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A restrictive covenant is a clause inserted into an employment contract which prohibits an employee from competing with his ex-employer for a certain period of time after the employee has left the business, or prevents the ex-employee from soliciting or dealing with customers of the business by using knowledge of those customers gained during his prior employment.
Restrictive covenants are often used when employing highly skilled staff or those in senior management positions. As well as being included in employment contracts they can be incorporated into shareholder's agreements, partnership agreements and settlement agreements.
At Judge & Priestley, we can draft restrictive covenants that are narrow enough to hold up in court if challenged and wide enough to protect your business. We also advise employees who are subject to a restrictive covenant whether or not it is enforceable.
Are Restrictive Covenants Enforceable?
Restrictive covenants are, in the first instance, unenforceable, as they fall under a special prohibition called the doctrine of restraint of trade. They are seen as contrary to public policy. It is therefore up to the ex-employer to prove that:
- The restrictive covenant is designed to protect a legitimate business interest; and
- It extends no further than is necessary to protect reasonably those interests.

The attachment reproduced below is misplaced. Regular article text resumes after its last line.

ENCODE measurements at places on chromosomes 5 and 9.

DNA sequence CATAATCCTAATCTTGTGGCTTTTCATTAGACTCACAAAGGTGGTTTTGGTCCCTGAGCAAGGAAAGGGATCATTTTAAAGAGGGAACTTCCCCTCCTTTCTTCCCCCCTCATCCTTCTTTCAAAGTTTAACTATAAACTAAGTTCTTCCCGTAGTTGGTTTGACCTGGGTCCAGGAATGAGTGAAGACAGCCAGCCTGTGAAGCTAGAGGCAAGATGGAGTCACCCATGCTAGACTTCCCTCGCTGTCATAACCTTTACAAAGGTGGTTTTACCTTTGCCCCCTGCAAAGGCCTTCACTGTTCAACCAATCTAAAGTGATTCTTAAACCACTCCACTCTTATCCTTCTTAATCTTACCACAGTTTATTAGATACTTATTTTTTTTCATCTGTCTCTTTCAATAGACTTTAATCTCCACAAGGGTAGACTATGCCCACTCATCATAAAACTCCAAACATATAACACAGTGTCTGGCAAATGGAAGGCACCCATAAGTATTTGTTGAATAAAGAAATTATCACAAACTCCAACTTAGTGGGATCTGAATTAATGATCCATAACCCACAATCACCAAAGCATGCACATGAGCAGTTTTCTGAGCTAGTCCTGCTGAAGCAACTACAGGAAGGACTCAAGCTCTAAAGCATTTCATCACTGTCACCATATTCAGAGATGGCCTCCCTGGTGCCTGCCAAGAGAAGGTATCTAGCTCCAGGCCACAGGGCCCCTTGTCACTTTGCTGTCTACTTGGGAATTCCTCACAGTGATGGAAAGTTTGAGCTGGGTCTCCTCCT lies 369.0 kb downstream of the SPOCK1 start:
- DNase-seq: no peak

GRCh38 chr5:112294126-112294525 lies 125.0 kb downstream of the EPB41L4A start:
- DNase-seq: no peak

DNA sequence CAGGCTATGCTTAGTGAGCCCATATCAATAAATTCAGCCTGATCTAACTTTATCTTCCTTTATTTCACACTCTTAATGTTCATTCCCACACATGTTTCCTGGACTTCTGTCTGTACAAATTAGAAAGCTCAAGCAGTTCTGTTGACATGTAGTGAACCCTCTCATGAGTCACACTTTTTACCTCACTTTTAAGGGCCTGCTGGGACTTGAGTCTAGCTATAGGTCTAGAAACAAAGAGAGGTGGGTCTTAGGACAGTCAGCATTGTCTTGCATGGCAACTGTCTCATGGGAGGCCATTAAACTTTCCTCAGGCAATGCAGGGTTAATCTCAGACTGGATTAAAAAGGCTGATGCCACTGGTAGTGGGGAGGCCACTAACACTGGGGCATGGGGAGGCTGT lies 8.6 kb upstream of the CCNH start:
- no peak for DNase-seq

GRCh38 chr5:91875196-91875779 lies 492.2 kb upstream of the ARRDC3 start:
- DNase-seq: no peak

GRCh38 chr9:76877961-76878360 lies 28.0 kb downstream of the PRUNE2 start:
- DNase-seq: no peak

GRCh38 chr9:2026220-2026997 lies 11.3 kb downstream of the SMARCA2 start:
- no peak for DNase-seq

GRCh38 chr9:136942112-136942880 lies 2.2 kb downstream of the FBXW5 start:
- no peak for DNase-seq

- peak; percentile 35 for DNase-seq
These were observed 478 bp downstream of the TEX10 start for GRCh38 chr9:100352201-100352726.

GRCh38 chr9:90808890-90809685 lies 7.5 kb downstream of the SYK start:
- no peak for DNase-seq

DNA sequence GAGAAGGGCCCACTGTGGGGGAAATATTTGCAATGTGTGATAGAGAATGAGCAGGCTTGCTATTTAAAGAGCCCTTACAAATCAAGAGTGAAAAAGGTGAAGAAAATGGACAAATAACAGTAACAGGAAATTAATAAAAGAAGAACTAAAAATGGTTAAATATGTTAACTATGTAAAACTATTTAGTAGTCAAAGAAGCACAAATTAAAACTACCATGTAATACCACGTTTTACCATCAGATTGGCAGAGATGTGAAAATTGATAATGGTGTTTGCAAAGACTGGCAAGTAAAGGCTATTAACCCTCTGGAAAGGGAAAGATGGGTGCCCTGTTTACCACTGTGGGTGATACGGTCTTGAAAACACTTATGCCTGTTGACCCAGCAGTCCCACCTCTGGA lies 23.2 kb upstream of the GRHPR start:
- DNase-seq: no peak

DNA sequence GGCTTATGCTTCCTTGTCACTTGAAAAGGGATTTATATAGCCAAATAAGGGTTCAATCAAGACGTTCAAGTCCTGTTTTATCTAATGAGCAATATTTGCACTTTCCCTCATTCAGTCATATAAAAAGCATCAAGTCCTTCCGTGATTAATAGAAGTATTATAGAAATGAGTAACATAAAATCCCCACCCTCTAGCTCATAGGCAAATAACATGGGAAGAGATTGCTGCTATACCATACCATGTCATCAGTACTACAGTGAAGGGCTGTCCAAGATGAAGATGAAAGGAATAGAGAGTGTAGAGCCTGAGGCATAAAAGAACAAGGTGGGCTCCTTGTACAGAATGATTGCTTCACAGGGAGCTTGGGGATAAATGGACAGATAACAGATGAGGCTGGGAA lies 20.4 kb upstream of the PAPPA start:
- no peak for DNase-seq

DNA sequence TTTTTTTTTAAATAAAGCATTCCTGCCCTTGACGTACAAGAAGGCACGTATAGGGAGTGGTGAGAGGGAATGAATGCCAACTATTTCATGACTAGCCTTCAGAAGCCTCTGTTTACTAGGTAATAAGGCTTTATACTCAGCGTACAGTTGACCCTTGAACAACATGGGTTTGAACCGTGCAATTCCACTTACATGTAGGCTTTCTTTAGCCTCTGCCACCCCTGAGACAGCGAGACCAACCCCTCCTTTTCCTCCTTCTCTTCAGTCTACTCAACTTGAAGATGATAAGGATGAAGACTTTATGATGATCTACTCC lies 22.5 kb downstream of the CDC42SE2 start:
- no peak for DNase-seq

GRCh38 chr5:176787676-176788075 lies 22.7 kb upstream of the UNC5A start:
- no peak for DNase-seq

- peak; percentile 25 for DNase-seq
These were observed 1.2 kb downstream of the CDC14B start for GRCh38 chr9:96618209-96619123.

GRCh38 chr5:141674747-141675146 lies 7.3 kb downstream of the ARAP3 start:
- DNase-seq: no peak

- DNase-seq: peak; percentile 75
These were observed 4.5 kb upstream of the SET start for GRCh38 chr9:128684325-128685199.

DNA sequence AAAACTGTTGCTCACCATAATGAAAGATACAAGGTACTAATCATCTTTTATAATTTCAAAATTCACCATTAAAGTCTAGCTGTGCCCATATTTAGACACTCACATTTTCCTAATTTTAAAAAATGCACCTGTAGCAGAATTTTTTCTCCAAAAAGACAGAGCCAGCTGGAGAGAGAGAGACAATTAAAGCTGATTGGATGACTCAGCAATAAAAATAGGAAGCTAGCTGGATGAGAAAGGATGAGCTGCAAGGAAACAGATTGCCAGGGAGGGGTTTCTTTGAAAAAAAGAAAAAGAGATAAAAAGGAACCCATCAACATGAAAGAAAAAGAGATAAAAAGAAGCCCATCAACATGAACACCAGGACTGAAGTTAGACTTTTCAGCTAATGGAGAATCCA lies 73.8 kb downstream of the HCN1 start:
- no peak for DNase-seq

If an employer can show these conditions are met, then the restrictive covenant is likely to be upheld by the courts.
Factors to take into account when drafting restrictive covenants to increase its chances of being enforced include:
- The geographical area it will cover
- The length of time, the restrictive covenant will be imposed for
- The breadth of activities covered by the covenant
- The type of activity the employer is trying to restrict.
Employees may be restricted from taking up certain jobs, so they may seek that the employer: (a) waives the restrictive covenant or (b) that the Court restricts its effect. This is sometimes a consideration when looking at the terms of a settlement agreement.
An employer may seek damages, largely calculated in relation to the benefit obtained by the employee in breaking the restrictive covenant.
Whether you are an employer or an employee, we will take the time to listen to your unique situation and take action, according to your needs. By analysing both the clause and relevant case law, we can provide you with legal advice you can rely on when it comes to protecting your business or fighting a restrictive covenant.
To find out more about the law of restrictive covenants, please contact Paul Stevens on 0208 290 7422 or email email@example.com.